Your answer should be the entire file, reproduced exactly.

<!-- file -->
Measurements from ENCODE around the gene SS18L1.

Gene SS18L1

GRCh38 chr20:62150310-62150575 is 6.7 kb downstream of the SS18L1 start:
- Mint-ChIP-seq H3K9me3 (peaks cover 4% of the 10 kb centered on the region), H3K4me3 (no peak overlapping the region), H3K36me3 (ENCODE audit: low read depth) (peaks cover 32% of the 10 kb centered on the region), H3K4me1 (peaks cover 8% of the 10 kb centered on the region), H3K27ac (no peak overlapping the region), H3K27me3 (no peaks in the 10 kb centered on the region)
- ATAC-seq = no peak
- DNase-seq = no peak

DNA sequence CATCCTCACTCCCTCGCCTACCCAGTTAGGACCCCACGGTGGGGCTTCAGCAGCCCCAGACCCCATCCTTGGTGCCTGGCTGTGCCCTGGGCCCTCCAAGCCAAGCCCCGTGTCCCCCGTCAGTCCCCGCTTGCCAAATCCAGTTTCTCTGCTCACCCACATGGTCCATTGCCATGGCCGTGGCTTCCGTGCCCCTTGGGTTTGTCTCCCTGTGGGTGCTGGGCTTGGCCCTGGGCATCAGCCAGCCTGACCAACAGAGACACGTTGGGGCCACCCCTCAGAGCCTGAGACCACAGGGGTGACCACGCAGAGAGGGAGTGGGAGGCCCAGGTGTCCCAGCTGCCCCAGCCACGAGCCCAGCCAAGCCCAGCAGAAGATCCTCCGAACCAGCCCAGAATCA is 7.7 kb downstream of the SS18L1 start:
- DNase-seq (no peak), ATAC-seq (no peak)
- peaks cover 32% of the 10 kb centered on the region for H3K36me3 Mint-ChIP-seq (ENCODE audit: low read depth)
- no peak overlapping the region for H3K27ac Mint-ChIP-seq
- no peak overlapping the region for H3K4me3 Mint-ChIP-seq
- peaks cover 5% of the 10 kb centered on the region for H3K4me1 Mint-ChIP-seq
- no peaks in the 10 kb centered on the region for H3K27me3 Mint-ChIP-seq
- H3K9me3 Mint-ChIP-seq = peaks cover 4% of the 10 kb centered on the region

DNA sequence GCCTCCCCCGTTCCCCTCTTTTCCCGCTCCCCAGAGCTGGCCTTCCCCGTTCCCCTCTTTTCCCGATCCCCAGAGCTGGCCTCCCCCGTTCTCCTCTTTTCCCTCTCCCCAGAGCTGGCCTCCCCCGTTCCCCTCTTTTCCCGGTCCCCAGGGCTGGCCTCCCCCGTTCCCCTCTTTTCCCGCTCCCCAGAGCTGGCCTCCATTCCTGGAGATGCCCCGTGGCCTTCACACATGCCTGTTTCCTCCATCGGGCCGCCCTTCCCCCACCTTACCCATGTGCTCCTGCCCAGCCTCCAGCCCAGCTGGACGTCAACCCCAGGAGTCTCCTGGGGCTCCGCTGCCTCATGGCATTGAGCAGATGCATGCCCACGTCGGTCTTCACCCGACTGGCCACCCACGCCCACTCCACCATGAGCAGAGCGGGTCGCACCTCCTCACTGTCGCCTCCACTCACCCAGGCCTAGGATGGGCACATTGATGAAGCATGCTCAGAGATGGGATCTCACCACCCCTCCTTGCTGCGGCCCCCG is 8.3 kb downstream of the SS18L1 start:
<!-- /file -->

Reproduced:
Measurements from ENCODE around the gene SS18L1.

Gene SS18L1

GRCh38 chr20:62150310-62150575 is 6.7 kb downstream of the SS18L1 start:
- Mint-ChIP-seq H3K9me3 (peaks cover 4% of the 10 kb centered on the region), H3K4me3 (no peak overlapping the region), H3K36me3 (ENCODE audit: low read depth) (peaks cover 32% of the 10 kb centered on the region), H3K4me1 (peaks cover 8% of the 10 kb centered on the region), H3K27ac (no peak overlapping the region), H3K27me3 (no peaks in the 10 kb centered on the region)
- ATAC-seq = no peak
- DNase-seq = no peak

DNA sequence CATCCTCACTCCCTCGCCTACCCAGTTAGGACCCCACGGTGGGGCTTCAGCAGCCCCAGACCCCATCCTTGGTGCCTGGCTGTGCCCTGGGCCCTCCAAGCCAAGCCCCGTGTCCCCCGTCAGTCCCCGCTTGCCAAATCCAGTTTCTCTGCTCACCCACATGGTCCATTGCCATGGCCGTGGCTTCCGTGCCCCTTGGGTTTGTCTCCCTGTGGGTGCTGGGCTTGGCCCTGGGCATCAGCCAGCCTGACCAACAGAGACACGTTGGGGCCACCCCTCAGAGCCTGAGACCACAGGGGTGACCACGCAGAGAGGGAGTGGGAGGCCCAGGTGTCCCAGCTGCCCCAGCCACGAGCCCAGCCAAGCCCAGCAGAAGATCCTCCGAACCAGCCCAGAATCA is 7.7 kb downstream of the SS18L1 start:
- DNase-seq (no peak), ATAC-seq (no peak)
- peaks cover 32% of the 10 kb centered on the region for H3K36me3 Mint-ChIP-seq (ENCODE audit: low read depth)
- no peak overlapping the region for H3K27ac Mint-ChIP-seq
- no peak overlapping the region for H3K4me3 Mint-ChIP-seq
- peaks cover 5% of the 10 kb centered on the region for H3K4me1 Mint-ChIP-seq
- no peaks in the 10 kb centered on the region for H3K27me3 Mint-ChIP-seq
- H3K9me3 Mint-ChIP-seq = peaks cover 4% of the 10 kb centered on the region

DNA sequence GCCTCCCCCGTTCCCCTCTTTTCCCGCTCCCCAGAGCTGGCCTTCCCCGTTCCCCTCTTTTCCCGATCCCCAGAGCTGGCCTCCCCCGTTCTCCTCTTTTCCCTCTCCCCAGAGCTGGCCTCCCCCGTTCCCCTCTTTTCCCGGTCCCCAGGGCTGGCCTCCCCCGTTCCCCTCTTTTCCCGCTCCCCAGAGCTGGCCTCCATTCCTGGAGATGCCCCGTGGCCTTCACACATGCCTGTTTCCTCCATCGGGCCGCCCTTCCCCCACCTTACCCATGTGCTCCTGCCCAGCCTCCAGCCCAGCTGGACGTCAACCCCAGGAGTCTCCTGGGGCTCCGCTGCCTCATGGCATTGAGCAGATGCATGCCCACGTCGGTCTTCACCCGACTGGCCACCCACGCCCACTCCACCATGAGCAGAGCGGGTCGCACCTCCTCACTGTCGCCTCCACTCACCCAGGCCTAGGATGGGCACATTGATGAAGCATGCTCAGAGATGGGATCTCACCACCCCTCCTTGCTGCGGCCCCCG is 8.3 kb downstream of the SS18L1 start: